When it comes to your child’s health, swift recovery from any ailment is your top priority, particularly when dealing with stomach issues. However, it’s essential to avoid certain pitfalls that could inadvertently exacerbate the situation. Experts warn about the mistakes parents make that make tummy trouble worse. Giving your kid the wrong remedy for their stomach ailment could set them back for days, and that’s a risk you don’t want to take.
I thought I knew what to do when a terrible stomach sickness swept through my family of five because I am a mother of three. My firstborn child was sick, and I felt embarrassed when the pediatrician inquired, “You gave him how much water?” Because I was worried about Jacob, age 8, becoming dehydrated, I let him drink a full cup after every time he threw up. This, of course, only made him sicker.
Mistakes like this frequently occur while medicating a stomach ailment, which is typically brought on by a virus and seldom by bacteria. “It’s scary when your child is throwing up,” says pediatrician and author of Baby and Toddler Basics Tanya Remer Altmann, M.D., FAAP. And you would give anything if it would just stop.
A stomach bug needs to be monitored closely due to its potential severity. The norovirus, for instance, sends roughly 24,000 children under the age of 18 to the emergency room annually. However, there is a good chance that your child’s upset stomach will be fine in a week or so. Making patients as comfortable as possible, giving the sickness time to take its course, and avoiding the following mistakes is all that’s required.
1. If a child is throwing up, do not give them water.
If your kid has just thrown up, he or she will probably want to drink right away. However, having them down a drink of alcohol so soon after is not recommended. Wait 15 to 30 minutes after vomiting to give them anything to drink because their stomach is likely inflamed. Las Vegas pediatrician Vipul Singla, M.D., warns, “Otherwise, it may come right back up.” A spoonful of water or an electrolyte drink (like Pedialyte, which contains salt to rehydrate the intestines) should be consumed every 15 minutes initially.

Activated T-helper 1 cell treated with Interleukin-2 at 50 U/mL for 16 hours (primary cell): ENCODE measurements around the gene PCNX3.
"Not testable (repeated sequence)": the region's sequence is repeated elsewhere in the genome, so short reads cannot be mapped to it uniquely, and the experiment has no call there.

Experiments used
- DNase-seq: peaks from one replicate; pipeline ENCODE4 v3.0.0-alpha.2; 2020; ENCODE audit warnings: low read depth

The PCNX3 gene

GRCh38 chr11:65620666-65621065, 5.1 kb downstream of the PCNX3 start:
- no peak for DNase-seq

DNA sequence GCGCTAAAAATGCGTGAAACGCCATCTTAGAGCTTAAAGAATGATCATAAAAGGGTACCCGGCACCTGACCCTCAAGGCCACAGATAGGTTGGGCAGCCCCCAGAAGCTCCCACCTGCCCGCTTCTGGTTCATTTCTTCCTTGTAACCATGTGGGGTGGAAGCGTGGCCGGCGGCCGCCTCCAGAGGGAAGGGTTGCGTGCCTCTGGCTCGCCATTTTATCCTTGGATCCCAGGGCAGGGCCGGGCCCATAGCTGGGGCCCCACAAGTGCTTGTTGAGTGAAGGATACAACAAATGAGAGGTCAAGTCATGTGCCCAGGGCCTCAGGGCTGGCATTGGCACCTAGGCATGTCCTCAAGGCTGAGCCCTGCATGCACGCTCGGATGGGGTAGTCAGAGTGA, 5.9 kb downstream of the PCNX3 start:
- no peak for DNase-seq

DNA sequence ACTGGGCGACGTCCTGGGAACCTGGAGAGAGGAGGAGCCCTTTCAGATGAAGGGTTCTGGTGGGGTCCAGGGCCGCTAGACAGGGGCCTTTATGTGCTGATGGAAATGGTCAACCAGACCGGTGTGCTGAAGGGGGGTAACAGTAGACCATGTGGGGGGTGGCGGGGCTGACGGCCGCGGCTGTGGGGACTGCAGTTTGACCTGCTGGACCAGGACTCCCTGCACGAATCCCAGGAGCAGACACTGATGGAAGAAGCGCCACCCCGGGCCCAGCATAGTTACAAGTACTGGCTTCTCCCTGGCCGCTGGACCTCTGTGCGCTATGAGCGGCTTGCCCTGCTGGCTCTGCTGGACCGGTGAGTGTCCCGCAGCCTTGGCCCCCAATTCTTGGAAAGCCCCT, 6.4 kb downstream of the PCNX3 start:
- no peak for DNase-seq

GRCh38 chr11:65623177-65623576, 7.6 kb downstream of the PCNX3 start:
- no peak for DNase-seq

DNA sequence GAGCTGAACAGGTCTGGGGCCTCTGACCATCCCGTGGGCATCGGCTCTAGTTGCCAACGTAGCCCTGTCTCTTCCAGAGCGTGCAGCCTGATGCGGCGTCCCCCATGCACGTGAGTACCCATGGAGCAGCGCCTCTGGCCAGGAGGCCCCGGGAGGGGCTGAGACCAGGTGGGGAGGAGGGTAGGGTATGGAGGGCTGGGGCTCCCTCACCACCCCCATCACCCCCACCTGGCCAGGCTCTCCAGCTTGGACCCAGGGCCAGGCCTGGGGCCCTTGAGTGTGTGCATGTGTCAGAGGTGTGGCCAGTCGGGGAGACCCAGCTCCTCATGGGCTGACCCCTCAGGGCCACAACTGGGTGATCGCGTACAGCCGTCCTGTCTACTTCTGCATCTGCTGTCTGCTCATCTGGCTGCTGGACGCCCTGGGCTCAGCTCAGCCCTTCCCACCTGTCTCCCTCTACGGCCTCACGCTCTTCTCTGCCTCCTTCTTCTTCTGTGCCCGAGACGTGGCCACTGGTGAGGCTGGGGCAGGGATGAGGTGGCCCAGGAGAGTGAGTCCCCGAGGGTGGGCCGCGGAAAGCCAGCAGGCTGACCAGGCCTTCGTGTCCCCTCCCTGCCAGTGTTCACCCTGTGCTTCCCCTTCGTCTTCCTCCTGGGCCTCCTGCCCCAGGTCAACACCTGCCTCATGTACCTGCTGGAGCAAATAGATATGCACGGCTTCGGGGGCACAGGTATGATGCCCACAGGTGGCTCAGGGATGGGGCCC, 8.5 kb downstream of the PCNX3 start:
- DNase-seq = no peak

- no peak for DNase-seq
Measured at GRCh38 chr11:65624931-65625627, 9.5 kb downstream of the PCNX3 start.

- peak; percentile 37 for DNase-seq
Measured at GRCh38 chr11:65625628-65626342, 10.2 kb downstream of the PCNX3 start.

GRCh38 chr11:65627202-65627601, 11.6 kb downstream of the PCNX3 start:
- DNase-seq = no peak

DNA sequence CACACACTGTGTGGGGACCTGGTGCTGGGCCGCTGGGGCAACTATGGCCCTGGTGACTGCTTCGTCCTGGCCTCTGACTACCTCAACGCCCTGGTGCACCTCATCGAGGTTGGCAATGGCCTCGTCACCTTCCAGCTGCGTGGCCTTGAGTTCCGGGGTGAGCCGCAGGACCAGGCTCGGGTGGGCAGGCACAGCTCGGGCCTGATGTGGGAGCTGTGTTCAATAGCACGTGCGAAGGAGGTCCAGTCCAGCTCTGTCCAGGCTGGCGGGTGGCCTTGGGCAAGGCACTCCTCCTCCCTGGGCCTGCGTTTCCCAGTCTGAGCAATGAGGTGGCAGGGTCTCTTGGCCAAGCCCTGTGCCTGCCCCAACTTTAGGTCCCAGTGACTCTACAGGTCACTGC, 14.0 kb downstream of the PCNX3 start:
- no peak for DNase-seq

After an hour of not vomiting and drinking normally, you can increase the interval to every 10 minutes. Try ice pops, Jell-O, or applesauce after two to three hours; the sugary flavor may entice them.
Even if a child’s vomiting stops, that doesn’t mean they’re better. Typical symptoms of a stomach virus include diarrhea, a low-grade fever, headaches, chills, and body pains, and can last for up to a week. If your child’s symptoms don’t improve after two days, you should contact their doctor.
2. Do not take over-the-counter diarrhea medication.
If your child has an upset stomach, you might be tempted to give them an over-the-counter (OTC) medication without consulting a doctor. Jennifer Shu, M.D., FAAP, a pediatrician at one of Children’s Medical Group’s three Georgia facilities, adds, “Sometimes parents use whatever they have in their medicine cabinet.” However, “these medications can worsen the child’s condition and have unwanted side effects.” Salicylate, an aspirin-like chemical included in antidiarrheal medications like the original Pepto-Bismol and Kaopectate, has been linked to the rare but potentially lethal condition known as Reye’s syndrome in children and young adults. FDA-approved for children 6 and up, loperamide (the active ingredient in Imodium, Kaopectate I-D, and others) is not recommended by Dr. Shu since it slows down digestion and prolongs the duration of the bug’s stay in your child’s stomach.
Pepto-Bismol Children Chewable Tablets do not contain salicylate, but you should still consult with your doctor before administering them to your child. Keeping your child hydrated and giving them time to recover is often the best course of action.
3. Avoid rushing to bring down a fever.